Each Tuesdays, 2-3pm
Tues-Sat, 12-1pm, 2020
1-2pm, 25 April 2020
New buildings abound in the art world! What are the design methodologies for creating these new cultural spaces and what ethical forces are at play?
Taking place during Bus Projects 7th Edition Exhibition, this discussion “Housing Culture” allows us to reflect on the import relationship between art, artists and the built environment. This conversation is part of our ongoing series of panel discussions addressing forces that shape our arts ecology.
Please join us to hear from speakers Nicholas Braun (Sibling), Kim Bridgland (Edition Office), and Tim Brooks (Fieldwork).
Bus Projects was founded by practitioners working across art, design and architecture and we have continued to enjoy strong friendships across these disciplines. Historically, small-scale organisations and Artist-Run Initiatives like Bus Projects have found improvised homes in difficult or abandoned heritage spaces, augmenting them with white walls to create exhibition spaces. In 2012, Bus Projects moved out of the CBD and into an old paint factory, transformed and redesigned by John Wardle Architects (JWA). JWA’s vision to create a cultural hub that would house their studio on the upper floors and create space for other creative organisation on the ground floor has allowed Bus Projects to flourish over the past 6 years.
As we prepare to relocate in 2020 to the Collingwood Arts Precinct we are sensitive to the design thinking put into the buildings that house our cultural institutions and the impacts these spaces have on art, artists, and audiences.
Nicholas Braun relishes complex projects from the adaptive reuse of existing buildings to the design of public realms of dense inner-city sites in order to transform these complicated projects into something that looks and feels effortless. This stems from his expertise that spans across the disciplines of architecture and landscape architecture, which gives him a deep understanding of how to integrate biological, mechanical and social systems within the production of architecture. Having worked across both disciplines in Melbourne and Sydney his projects bring a strong sense of this fusion, as can be evidenced in projects like Gertrude Glasshouse and Hello Houses which dissolve the boundaries of the local context and the private internal spaces to create new and dynamic social landscapes for people to enjoy.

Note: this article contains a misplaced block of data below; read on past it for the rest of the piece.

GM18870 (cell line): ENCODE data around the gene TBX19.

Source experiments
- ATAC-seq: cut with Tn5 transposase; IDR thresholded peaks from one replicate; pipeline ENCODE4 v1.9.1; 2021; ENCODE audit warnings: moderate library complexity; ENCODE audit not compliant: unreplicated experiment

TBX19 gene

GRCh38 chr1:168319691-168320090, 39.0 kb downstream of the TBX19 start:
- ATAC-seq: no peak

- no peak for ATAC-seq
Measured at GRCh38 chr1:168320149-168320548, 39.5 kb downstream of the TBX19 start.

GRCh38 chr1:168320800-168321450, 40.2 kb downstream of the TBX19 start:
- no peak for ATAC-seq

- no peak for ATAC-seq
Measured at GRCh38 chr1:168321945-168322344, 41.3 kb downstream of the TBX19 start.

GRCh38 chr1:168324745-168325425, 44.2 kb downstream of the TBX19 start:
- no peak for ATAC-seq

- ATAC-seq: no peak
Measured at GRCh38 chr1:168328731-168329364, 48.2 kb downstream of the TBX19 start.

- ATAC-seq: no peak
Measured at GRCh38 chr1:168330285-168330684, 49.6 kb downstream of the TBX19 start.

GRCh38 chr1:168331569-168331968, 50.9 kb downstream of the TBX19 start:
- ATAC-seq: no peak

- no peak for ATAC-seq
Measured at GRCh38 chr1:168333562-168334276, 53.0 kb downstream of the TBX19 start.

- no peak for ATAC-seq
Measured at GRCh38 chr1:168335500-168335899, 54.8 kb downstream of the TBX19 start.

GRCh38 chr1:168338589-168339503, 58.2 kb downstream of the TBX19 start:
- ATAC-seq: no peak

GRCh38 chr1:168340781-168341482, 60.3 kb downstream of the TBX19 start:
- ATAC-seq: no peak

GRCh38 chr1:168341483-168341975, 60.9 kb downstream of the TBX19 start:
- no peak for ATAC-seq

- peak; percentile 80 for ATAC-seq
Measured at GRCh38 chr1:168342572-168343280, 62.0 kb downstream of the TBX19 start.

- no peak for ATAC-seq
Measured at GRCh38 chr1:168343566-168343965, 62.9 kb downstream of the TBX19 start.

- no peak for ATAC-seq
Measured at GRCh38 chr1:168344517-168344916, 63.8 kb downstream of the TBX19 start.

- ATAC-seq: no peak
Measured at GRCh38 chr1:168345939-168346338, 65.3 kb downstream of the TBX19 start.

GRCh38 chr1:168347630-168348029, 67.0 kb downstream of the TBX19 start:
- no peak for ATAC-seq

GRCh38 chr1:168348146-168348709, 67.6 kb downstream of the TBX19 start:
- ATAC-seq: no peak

Kim Bridgland’s practice involves the interrogation of personal and cultural histories that are expanded or destabilised through the creation of physical modifiers, condition objects and temporal mourning sites. His works utilise materials and techniques that are empty of overt signification and as such they are manifested as wholly new narrative vehicles. Kim is the Director of Edition Office, an architecture studio based in Melbourne Australia.
Tim Brooks has amassed extensive experience in the public, educational and commercial sectors, working on the redevelopment of Hamer Hall and the Shrine of Remembrance, and is currently the Project Architect on the Collingwood Arts Precinct. Fieldwork’s vision for CAP is one of minimal interventions, precise incisions, accidents, evolution and creative collisions between artists and their public. The plurality of contemporary art and contemporary life calls for a design strategy that can accommodate complexity within a site with its own history and layering – a nuanced architecture that is equal doses pragmatic and poetic. In a gentrifying Collingwood, CAP has the power to showcase and give visibility to the whole life-cycle of art – to make the artistic process less remote and more relevant to the social and cultural fabric of the city.